Some days as Moms, we have an "A-ha!" moment. That instant when we see something in our child that reveals their deep need or their strong fear.
I don't talk about our son as often as I talk about our girls. For one, he is more private, and I respect that. And two, well, he is in the middle. He is easy-going, sweet as can be (no really, I have never met a sweeter boy), hard working, loyal, thoughtful, eager to please... seriously a delightful 12 year old. He is also brilliant, literal, and very black and white. He can talk your ear off, and it's usually to analyze something that he has seen, done or heard. But he loves to be on his own, quiet and lost in his thoughts, toys or task. He loves the Lord and all things doctrine, and loves his sisters practically and sweetly. I tell you all this to give you some insight into my incredible boy.
Last night I asked him to put some food away in our outside refrigerator, and this morning he went out to feed and water the chickens. Turns out he left the fridge open last night, and the hose trickling this morning. He is, more than just these past few days, struggling with his absent minded tendencies, and lack of focus on the task at hand.
Unfortunately, the fridge was a biggie. Closing fridge and freezer doors, along with house doors and gates, is a big deal around here. All the kids know it, as it can have huge consequences. Of course — I had gone grocery shopping yesterday, and there was well over $200 of food in the fridge we had to throw away today.
When we first discussed the situation with him, he had a very mature response: "I know I messed up. I also know I have been absent minded and a little lazy, and I need to work on that. I understand there are big consequences to my actions. I am so sorry."
He stayed calm, took responsibility, and heard what we said.
My husband and I left the room to discuss what needed to happen next. Truthfully I was stressing over the wasted food, wasted money, and wasted time. My frustration level was high, and if I am honest with myself, that's because I was focused on my own inconvenience. My husband was brainstorming how to help our boy be less absent minded and more attentive — he "gets" our son, and often offers him super practical, helpful wisdom.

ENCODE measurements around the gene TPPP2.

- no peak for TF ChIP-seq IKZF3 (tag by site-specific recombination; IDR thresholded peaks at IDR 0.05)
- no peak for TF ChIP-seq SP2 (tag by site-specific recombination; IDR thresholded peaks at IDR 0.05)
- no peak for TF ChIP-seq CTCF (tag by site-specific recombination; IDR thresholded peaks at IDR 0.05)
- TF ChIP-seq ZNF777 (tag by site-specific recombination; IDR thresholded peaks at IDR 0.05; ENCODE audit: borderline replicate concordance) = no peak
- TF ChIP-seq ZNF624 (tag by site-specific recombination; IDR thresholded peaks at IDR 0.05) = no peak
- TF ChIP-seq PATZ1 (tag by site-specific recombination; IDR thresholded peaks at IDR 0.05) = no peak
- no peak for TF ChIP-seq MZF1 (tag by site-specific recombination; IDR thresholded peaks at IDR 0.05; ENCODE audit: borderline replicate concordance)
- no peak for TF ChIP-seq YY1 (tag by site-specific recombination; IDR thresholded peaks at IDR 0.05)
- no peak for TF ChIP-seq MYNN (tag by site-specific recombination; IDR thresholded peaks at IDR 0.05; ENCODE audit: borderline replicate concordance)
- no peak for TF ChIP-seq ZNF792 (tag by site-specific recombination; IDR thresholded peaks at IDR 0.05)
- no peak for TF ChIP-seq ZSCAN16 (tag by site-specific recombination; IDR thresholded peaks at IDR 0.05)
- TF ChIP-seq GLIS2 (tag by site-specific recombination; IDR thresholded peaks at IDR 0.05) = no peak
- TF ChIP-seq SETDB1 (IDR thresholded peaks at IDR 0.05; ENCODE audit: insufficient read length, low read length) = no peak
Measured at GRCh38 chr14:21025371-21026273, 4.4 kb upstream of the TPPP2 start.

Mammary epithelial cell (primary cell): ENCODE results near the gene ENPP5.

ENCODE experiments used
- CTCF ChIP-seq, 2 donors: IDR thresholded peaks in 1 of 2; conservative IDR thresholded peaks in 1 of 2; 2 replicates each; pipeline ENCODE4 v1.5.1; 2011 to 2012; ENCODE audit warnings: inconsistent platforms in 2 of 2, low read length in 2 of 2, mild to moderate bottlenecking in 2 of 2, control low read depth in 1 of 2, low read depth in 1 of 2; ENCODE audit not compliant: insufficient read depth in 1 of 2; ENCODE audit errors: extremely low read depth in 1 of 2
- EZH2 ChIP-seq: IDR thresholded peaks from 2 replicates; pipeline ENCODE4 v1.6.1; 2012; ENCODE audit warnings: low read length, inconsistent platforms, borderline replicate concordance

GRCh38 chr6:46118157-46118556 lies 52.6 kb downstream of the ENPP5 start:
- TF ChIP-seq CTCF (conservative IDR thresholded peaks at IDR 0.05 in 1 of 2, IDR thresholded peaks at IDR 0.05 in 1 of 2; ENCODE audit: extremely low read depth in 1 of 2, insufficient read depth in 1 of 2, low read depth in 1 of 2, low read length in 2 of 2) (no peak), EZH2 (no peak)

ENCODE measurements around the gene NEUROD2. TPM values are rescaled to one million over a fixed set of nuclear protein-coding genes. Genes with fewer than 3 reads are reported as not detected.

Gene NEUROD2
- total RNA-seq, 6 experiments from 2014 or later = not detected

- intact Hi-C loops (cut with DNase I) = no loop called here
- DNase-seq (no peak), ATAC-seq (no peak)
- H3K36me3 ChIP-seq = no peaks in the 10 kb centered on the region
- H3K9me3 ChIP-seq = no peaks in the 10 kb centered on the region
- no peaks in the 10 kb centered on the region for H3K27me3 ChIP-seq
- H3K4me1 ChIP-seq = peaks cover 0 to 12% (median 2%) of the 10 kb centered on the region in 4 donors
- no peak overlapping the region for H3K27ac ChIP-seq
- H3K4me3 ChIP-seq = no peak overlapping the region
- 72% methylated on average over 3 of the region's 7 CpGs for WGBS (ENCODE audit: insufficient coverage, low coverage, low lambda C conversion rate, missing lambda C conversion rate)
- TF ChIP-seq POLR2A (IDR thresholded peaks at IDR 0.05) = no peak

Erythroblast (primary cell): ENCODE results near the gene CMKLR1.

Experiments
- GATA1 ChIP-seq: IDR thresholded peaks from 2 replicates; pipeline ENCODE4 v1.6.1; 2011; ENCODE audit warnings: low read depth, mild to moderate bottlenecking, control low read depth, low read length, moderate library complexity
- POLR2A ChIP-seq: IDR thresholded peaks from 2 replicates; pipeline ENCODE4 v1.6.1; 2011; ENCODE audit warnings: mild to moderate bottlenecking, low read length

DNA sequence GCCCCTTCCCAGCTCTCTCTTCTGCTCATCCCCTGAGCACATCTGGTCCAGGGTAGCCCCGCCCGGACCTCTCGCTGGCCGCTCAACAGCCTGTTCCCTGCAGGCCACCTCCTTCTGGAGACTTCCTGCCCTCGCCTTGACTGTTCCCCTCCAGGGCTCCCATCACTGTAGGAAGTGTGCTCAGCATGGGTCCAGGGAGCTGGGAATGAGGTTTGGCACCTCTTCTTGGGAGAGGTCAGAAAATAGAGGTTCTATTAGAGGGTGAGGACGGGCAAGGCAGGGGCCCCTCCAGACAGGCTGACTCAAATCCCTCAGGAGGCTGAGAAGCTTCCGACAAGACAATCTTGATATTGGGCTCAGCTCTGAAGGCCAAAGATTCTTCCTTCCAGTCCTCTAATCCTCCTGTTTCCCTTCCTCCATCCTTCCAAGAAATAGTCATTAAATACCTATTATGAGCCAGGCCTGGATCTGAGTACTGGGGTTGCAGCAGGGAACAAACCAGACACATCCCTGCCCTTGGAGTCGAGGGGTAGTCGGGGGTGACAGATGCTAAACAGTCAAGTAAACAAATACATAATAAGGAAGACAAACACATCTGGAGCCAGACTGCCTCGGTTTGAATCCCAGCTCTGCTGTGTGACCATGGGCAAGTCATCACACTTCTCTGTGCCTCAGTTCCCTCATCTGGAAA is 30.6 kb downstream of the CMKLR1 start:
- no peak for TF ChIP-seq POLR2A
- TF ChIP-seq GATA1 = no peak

We both agreed that the natural consequence was to cover the cost of some of the food, but since Dad and son had spent two 12-hour days working, without pay, around the house, and he does that regularly without complaint, we would give grace in that area. We considered it earned and paid for. The only consequence we felt he needed was to empty the fridge with me and add up the cost — he needed to connect his actions to the actual loss. We called him in our room.
Somewhere between the initial conversation and the second one we needed to have, something changed in him.
He came into our room when we called him, already in tears, and had clearly rehearsed a speech. He blamed the refrigerator door, appealed to his hard work, stated he only made one mistake, and was clearly not calm, rational or accepting of any blame.
We listened without interrupting, and then we talked. Eventually we explained why his first response was much better, and how, in fact, we had taken all his qualities and other choices into account, and he didn't need to blame shift or defend himself.
But here is the key to this whole long story: When I asked him what changed between conversations, he said, "I heard that you and Dad were talking, and I knew you were mad at me."